dhfry@yahoo.com's picture

I agree Joe. Money going to gold, paying down debt and probably some  chasing yield given demographic change for stocks.

 

 

Fri, 06/18/2010 - 10:27 | 421184 Jim in MN
Jim in MN's picture

Without a policy revolution that enables some kind of progressive (income-adjusted) bond writedowns/haircuts, we simply are a penniless Japan.

Zero real return across all major asset classes is now an optimistic assumption.  Check with your pension fund manager about their assumptions on this.

It makes a lot more sense to pay down debt, which is like a bond investment minus principal risk, than to let your savings rot, at best, while vampire squids and wannabe squidlets and insane central bankers take chunks out at random (yet oh so predictable) intervals.

Heck, it makes more sense to borrow at low rates and get more hard assets than to participate in the charade that passes for the average households 'financial sector' options.

Can you just buy a paper corporate bond, take possession, and hold it to maturity, making say 5% annually?  NO.  You have to suffer in a so-called bond fund.  It's all so vomitous.

Fri, 06/18/2010 - 11:12 | 421262 Panafrican Funk...
Panafrican Funktron Robot's picture

This was a particularly good common sense explanation regarding why you go into physical assets.  I would suggest that this has actually always been the key to building real, sustainable wealth.

Fri, 06/18/2010 - 10:28 | 421186 hellboy
hellboy's picture

lets see how ERCI is doing...

Fri, 06/18/2010 - 10:28 | 421187 cognitis
cognitis's picture

Funds and retail speculators are clearly moving money from MM to stocks like AAPL.

Fri, 06/18/2010 - 10:33 | 421199 etrader
etrader's picture

Which as usual will end in tears......

Fri, 06/18/2010 - 10:32 | 421197 101 years and c...
101 years and counting's picture

Gold?  Paying down debt?  LMAO.

Everyone is buying iPads!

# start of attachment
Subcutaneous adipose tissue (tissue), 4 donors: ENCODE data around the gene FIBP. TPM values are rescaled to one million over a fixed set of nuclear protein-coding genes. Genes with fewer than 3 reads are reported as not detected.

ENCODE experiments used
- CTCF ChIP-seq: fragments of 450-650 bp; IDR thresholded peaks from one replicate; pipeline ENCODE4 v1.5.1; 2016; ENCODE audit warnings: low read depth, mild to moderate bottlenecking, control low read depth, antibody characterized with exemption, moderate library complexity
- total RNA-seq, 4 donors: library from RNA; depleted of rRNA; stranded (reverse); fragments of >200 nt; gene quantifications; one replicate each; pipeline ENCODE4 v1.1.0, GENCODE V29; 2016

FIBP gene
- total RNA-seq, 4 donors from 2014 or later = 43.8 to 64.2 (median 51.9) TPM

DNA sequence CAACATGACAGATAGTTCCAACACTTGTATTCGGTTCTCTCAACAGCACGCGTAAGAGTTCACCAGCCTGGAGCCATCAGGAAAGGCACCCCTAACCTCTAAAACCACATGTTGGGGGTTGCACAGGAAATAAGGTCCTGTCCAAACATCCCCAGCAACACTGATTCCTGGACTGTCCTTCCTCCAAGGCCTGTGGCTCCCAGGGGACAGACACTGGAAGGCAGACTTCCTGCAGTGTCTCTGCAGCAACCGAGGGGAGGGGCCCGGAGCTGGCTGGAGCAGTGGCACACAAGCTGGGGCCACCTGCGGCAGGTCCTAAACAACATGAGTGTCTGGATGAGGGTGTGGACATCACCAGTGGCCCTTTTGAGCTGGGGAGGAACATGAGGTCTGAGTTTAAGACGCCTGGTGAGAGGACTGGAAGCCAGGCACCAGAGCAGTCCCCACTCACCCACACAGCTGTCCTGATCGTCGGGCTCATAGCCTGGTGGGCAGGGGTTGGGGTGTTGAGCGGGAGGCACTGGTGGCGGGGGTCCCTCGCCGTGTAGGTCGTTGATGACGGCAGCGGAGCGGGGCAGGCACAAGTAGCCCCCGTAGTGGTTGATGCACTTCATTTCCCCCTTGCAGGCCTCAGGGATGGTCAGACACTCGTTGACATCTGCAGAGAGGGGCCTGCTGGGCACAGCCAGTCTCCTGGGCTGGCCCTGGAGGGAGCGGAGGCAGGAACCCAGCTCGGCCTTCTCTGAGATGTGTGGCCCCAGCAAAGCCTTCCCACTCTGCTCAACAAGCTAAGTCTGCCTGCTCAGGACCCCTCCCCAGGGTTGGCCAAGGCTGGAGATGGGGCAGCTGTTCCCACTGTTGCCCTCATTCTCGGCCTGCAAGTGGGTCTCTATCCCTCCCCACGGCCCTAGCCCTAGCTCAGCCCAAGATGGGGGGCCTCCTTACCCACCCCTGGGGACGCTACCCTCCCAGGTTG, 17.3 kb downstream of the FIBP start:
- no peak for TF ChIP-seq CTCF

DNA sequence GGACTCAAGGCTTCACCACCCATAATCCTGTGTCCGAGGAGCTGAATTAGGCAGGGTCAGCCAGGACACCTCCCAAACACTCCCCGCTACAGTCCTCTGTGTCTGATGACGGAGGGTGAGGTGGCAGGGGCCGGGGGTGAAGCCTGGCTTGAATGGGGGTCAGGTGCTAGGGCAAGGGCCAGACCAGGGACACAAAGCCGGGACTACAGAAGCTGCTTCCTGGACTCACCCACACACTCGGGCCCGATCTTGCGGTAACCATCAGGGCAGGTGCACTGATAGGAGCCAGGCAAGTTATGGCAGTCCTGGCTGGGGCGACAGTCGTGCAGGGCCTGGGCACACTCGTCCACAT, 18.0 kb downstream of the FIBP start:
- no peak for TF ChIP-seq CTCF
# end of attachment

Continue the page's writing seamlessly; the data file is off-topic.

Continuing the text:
Fri, 06/18/2010 - 10:46 | 421218 Jim in MN
Jim in MN's picture

Um, dude, data.  US retail sales still haven't reached pre-crash levels.  They peaked at 342295 in November of 2007, got choppy, crashed as low as 296000-297000 (levels not seen since 2004, hence TEOTWAWKI freakout in DC/NY), and most recently posted a decline in May from 327429 to 323007.

Ipiddles are selling but overall retail sales are still down.  The money's not there....

http://www.census.gov/retail/marts/www/download/text/adv44000.txt

 

Fri, 06/18/2010 - 10:59 | 421243 Cognitive Dissonance
Cognitive Dissonance's picture

Jim,

I agree that the data doesn't back the posters assertion that people are spending money (we assume he/she means like they were) though no doubt their is some silly spending going on.

Data, or the lack there of, never stopped anyone from believing what they wish to believe.

Fri, 06/18/2010 - 20:58 | 422250 ColonelCooper
ColonelCooper's picture

"Data, or the lack there of, never stopped anyone from believing what they wish to believe."

That is an excellent observation CD.  Spending is down because those who can't spend cant; those who won't spend, won't.

The only people propping the whole thing up are those who unwittingly allow themselves to believe in "the recovery."  They believe because it is easier to believe, and the alternative is unthinkable to most. 

Fri, 06/18/2010 - 11:37 | 421299 Panafrican Funk...
Panafrican Funktron Robot's picture

http://www.census.gov/retail/marts/www/download/text/adv45210.txt

I thought this was particularly telling, as people commonly (and I would suggest accurately) think of their local area department stores as being a pretty good bellweather for how the real economy is doing.  As shown in this table, May 2010 was the worst May sales month on record since 1992.

Fri, 06/18/2010 - 11:55 | 421329 Tinsu
Tinsu's picture

Last weekend, we stopped by the AAPL store on Michigan Ave. in Chicago.  The place was packed with lemmings playing with the iPads.  The happy faced AAPL clerks where moving from lemming to lemming answering their questions with a big smile.  It was a "Thomas Kincaid" moment, except for the fact no one was buying anything.

Fri, 06/18/2010 - 10:51 | 421229 Bankster T Cubed
Bankster T Cubed's picture

if the stinking housing bubble had not allowed the home-as-atm phenomenon to flourish, this would have been the norm since 2003

Fri, 06/18/2010 - 11:02 | 421250 Treeplanter
Treeplanter's picture

If your broker is backed by JP Morgan or Bank of America, what happens to your portfolio if these banks go bankrupt?  Do they take your account with them?    

Fri, 06/18/2010 - 11:16 | 421269 Joe Shmoe
Joe Shmoe's picture

Not in theory.  In theory SIPC is supposed to cover this risk.  But, what can happen is a firm sells its assets to some other solvent bank, so you might just end up with a different colored letterhead (as in Smith Barney went from Citi to MorganStanley).